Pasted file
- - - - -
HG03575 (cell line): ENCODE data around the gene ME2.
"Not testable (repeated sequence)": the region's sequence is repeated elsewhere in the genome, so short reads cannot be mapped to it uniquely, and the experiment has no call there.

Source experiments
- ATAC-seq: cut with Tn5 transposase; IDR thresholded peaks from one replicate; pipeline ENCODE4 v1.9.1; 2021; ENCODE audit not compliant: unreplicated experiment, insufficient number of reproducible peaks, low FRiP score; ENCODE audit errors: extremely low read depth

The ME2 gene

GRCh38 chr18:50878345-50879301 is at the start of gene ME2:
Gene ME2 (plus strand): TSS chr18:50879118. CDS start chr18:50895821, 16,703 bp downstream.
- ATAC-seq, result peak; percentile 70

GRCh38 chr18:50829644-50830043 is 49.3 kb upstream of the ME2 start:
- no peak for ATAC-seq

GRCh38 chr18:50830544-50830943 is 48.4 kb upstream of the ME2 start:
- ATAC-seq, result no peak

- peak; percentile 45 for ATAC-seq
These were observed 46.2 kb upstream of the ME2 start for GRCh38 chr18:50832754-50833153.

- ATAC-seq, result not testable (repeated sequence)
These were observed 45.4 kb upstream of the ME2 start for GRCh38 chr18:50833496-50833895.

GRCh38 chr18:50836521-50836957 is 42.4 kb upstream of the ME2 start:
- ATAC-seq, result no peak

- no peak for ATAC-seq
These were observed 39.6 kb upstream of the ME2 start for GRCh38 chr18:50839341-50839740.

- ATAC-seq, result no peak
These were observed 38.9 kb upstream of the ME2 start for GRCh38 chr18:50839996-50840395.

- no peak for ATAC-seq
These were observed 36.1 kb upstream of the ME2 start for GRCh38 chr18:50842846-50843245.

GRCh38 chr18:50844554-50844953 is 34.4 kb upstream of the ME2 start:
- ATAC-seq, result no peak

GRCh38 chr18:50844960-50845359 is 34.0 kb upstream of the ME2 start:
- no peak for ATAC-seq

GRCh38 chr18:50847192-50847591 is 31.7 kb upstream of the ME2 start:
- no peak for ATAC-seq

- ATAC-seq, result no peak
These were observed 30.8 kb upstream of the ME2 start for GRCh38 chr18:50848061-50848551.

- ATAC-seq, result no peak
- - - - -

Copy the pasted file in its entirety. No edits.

HG03575 (cell line): ENCODE data around the gene ME2.
"Not testable (repeated sequence)": the region's sequence is repeated elsewhere in the genome, so short reads cannot be mapped to it uniquely, and the experiment has no call there.

Source experiments
- ATAC-seq: cut with Tn5 transposase; IDR thresholded peaks from one replicate; pipeline ENCODE4 v1.9.1; 2021; ENCODE audit not compliant: unreplicated experiment, insufficient number of reproducible peaks, low FRiP score; ENCODE audit errors: extremely low read depth

The ME2 gene

GRCh38 chr18:50878345-50879301 is at the start of gene ME2:
Gene ME2 (plus strand): TSS chr18:50879118. CDS start chr18:50895821, 16,703 bp downstream.
- ATAC-seq, result peak; percentile 70

GRCh38 chr18:50829644-50830043 is 49.3 kb upstream of the ME2 start:
- no peak for ATAC-seq

GRCh38 chr18:50830544-50830943 is 48.4 kb upstream of the ME2 start:
- ATAC-seq, result no peak

- peak; percentile 45 for ATAC-seq
These were observed 46.2 kb upstream of the ME2 start for GRCh38 chr18:50832754-50833153.

- ATAC-seq, result not testable (repeated sequence)
These were observed 45.4 kb upstream of the ME2 start for GRCh38 chr18:50833496-50833895.

GRCh38 chr18:50836521-50836957 is 42.4 kb upstream of the ME2 start:
- ATAC-seq, result no peak

- no peak for ATAC-seq
These were observed 39.6 kb upstream of the ME2 start for GRCh38 chr18:50839341-50839740.

- ATAC-seq, result no peak
These were observed 38.9 kb upstream of the ME2 start for GRCh38 chr18:50839996-50840395.

- no peak for ATAC-seq
These were observed 36.1 kb upstream of the ME2 start for GRCh38 chr18:50842846-50843245.

GRCh38 chr18:50844554-50844953 is 34.4 kb upstream of the ME2 start:
- ATAC-seq, result no peak

GRCh38 chr18:50844960-50845359 is 34.0 kb upstream of the ME2 start:
- no peak for ATAC-seq

GRCh38 chr18:50847192-50847591 is 31.7 kb upstream of the ME2 start:
- no peak for ATAC-seq

- ATAC-seq, result no peak
These were observed 30.8 kb upstream of the ME2 start for GRCh38 chr18:50848061-50848551.

- ATAC-seq, result no peak